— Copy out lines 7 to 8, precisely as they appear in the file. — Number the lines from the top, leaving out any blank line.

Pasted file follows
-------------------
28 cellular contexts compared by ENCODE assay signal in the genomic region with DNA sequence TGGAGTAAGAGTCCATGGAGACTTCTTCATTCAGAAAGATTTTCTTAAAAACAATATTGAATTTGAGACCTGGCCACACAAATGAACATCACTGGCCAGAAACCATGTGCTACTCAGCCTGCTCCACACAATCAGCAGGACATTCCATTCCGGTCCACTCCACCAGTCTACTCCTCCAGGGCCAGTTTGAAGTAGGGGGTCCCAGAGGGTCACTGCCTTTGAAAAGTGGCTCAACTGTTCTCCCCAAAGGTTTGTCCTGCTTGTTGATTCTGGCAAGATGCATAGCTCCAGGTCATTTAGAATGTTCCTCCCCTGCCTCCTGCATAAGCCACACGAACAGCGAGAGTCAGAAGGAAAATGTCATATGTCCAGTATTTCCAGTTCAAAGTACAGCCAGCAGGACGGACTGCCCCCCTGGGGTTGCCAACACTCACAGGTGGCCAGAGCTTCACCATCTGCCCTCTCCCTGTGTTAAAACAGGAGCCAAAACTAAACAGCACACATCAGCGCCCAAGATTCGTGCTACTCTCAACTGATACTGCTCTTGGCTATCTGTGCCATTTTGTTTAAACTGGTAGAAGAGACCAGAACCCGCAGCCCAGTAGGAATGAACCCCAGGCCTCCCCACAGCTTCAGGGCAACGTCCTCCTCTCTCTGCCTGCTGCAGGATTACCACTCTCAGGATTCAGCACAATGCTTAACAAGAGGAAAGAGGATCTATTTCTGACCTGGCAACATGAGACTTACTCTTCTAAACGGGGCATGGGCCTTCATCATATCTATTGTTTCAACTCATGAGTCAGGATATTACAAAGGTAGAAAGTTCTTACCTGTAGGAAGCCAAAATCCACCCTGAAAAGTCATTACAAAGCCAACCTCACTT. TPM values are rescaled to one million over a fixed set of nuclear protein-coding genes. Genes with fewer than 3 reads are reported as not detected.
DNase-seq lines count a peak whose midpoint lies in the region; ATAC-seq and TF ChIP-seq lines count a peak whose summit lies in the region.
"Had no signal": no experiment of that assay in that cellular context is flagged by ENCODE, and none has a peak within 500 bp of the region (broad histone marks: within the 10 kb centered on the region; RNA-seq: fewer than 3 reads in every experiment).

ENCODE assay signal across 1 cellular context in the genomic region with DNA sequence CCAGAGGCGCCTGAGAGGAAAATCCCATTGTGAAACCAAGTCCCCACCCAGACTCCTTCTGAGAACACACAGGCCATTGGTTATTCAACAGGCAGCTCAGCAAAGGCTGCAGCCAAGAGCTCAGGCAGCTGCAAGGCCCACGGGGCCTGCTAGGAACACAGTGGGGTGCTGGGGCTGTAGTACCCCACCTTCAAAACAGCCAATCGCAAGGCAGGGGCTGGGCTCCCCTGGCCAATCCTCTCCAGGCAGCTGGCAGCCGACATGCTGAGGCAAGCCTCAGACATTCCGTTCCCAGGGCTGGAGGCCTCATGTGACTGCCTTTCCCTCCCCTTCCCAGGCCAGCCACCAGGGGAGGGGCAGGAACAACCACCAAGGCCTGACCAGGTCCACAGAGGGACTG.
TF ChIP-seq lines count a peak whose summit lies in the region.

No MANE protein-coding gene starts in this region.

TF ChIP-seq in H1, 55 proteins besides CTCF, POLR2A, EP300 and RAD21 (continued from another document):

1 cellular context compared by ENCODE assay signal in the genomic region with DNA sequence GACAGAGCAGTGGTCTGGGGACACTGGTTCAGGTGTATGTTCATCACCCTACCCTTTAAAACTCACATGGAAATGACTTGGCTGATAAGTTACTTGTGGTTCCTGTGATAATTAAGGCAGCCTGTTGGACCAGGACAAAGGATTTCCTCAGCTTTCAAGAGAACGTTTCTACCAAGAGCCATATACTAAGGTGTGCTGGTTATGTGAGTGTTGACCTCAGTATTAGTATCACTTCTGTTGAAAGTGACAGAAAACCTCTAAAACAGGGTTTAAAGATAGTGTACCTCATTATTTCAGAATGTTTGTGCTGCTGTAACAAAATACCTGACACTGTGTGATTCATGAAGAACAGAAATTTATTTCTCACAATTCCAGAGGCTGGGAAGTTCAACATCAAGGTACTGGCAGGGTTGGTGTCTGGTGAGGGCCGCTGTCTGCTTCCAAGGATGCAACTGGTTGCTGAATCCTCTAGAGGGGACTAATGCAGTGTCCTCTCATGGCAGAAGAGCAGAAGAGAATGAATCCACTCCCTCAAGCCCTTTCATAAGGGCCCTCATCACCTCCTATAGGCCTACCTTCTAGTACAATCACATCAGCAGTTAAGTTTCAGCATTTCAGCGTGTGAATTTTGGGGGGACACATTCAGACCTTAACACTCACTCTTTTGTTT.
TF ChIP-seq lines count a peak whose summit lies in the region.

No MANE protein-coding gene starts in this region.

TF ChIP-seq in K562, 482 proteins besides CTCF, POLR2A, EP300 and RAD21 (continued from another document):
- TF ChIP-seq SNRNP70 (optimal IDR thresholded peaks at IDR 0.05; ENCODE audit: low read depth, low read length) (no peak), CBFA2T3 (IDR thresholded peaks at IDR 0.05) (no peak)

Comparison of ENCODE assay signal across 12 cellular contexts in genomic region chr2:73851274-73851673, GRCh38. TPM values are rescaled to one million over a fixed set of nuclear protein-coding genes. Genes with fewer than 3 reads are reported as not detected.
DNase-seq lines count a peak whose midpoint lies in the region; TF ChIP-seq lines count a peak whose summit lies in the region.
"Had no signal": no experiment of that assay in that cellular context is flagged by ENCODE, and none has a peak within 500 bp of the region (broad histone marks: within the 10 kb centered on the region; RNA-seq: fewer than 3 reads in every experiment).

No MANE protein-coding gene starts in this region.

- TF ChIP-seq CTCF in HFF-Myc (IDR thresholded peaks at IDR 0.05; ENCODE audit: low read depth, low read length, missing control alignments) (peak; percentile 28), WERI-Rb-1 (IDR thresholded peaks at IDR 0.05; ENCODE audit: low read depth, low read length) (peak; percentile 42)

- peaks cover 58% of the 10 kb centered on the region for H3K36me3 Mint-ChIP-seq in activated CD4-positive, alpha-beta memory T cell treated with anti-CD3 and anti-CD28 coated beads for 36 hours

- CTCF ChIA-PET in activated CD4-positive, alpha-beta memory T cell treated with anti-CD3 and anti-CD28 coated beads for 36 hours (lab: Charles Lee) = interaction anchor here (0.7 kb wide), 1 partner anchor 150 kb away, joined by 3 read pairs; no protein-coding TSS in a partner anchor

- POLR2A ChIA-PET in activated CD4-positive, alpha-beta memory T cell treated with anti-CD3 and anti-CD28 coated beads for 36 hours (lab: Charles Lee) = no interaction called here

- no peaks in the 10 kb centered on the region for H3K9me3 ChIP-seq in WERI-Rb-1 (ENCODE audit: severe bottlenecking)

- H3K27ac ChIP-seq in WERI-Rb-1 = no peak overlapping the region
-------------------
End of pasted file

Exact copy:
TF ChIP-seq in H1, 55 proteins besides CTCF, POLR2A, EP300 and RAD21 (continued from another document):

1 cellular context compared by ENCODE assay signal in the genomic region with DNA sequence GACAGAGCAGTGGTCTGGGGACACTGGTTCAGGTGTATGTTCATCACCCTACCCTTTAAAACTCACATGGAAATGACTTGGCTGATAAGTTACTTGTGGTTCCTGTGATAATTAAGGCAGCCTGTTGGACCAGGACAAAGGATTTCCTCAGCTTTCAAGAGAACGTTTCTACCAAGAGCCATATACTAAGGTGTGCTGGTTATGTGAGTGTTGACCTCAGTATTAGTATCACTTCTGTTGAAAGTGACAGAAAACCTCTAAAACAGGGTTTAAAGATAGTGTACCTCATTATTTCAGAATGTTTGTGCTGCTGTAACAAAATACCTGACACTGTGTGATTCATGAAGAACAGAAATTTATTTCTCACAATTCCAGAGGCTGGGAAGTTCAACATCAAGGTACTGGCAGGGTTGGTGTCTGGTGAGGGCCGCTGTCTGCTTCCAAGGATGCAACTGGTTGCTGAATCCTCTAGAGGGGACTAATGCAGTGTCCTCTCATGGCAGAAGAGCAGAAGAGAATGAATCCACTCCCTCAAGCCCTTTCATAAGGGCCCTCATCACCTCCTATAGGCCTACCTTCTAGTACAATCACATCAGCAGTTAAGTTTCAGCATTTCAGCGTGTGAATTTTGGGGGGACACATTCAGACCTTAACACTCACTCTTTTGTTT.